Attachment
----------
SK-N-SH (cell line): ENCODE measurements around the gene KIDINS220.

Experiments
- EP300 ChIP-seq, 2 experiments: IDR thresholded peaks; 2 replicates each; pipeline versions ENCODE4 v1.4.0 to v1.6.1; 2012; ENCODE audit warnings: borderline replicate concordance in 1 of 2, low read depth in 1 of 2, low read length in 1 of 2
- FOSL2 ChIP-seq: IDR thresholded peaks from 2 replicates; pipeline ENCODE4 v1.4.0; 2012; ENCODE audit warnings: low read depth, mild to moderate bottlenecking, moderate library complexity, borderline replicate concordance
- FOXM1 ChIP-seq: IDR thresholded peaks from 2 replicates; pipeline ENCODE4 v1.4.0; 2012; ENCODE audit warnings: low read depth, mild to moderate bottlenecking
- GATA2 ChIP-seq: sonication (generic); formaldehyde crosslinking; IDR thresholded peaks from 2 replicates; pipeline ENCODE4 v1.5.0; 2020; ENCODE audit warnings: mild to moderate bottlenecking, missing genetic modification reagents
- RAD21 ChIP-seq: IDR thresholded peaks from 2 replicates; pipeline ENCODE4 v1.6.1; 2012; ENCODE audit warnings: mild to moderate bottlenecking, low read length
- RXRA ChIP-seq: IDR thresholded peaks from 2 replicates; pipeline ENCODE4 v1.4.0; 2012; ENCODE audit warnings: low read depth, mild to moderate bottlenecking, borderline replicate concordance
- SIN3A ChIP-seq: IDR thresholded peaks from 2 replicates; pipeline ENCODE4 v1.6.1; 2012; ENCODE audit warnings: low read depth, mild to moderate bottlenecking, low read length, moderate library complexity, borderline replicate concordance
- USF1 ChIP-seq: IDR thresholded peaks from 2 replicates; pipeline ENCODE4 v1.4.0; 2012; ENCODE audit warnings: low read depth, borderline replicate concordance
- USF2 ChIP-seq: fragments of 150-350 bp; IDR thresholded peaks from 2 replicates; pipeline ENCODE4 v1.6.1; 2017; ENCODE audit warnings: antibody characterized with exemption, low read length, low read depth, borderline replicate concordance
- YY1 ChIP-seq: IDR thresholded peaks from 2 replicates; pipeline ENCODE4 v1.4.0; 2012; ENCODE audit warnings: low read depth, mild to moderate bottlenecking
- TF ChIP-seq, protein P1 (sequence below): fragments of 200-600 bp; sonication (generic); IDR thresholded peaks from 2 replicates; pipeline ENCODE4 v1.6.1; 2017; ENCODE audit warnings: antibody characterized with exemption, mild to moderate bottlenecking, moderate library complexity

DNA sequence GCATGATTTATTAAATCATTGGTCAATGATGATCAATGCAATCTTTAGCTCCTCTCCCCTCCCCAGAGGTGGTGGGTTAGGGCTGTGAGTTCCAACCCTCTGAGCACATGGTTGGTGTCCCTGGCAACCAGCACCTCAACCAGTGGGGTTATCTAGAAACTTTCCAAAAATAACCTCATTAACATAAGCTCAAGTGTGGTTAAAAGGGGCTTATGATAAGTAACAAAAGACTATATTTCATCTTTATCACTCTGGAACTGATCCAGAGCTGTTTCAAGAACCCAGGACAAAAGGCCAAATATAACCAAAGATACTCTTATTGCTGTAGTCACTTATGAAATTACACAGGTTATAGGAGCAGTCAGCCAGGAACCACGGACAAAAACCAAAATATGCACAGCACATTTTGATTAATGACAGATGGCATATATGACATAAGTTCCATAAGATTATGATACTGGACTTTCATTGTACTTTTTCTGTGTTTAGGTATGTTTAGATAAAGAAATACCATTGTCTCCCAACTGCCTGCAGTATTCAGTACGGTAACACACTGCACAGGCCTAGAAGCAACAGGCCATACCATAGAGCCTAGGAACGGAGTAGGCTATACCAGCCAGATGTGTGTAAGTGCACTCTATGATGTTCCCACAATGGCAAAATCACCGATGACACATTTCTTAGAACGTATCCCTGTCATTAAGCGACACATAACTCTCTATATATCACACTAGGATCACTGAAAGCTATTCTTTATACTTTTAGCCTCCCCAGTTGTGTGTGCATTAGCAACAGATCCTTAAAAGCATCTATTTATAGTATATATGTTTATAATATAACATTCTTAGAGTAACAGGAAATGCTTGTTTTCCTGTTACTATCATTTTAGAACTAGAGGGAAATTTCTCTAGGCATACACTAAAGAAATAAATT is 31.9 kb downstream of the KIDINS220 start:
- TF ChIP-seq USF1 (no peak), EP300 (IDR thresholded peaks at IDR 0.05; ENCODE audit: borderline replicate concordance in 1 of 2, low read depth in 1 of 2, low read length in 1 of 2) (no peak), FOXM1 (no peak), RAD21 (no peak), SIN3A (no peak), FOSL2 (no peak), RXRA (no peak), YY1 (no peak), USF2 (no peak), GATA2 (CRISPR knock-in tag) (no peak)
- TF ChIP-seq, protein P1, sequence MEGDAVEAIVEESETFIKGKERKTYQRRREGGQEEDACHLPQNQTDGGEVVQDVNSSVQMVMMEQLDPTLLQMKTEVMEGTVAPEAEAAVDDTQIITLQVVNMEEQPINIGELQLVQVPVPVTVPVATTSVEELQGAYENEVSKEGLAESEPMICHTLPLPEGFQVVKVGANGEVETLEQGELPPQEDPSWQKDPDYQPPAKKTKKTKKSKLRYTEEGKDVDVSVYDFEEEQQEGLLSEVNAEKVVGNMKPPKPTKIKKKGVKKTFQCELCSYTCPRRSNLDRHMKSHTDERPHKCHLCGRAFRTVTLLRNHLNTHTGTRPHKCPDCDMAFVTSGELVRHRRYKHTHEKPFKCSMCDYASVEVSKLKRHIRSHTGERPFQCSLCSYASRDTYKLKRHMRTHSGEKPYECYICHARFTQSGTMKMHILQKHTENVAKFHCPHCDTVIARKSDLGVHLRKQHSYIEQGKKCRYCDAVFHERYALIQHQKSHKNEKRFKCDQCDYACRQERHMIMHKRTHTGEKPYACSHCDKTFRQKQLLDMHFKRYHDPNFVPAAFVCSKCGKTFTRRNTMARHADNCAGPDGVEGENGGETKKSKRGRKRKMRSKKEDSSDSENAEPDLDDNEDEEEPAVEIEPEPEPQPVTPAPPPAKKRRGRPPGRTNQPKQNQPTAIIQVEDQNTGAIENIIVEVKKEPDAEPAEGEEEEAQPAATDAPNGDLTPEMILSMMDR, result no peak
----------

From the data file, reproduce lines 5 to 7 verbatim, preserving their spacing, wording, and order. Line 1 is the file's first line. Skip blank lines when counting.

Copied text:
- FOXM1 ChIP-seq: IDR thresholded peaks from 2 replicates; pipeline ENCODE4 v1.4.0; 2012; ENCODE audit warnings: low read depth, mild to moderate bottlenecking
- GATA2 ChIP-seq: sonication (generic); formaldehyde crosslinking; IDR thresholded peaks from 2 replicates; pipeline ENCODE4 v1.5.0; 2020; ENCODE audit warnings: mild to moderate bottlenecking, missing genetic modification reagents
- RAD21 ChIP-seq: IDR thresholded peaks from 2 replicates; pipeline ENCODE4 v1.6.1; 2012; ENCODE audit warnings: mild to moderate bottlenecking, low read length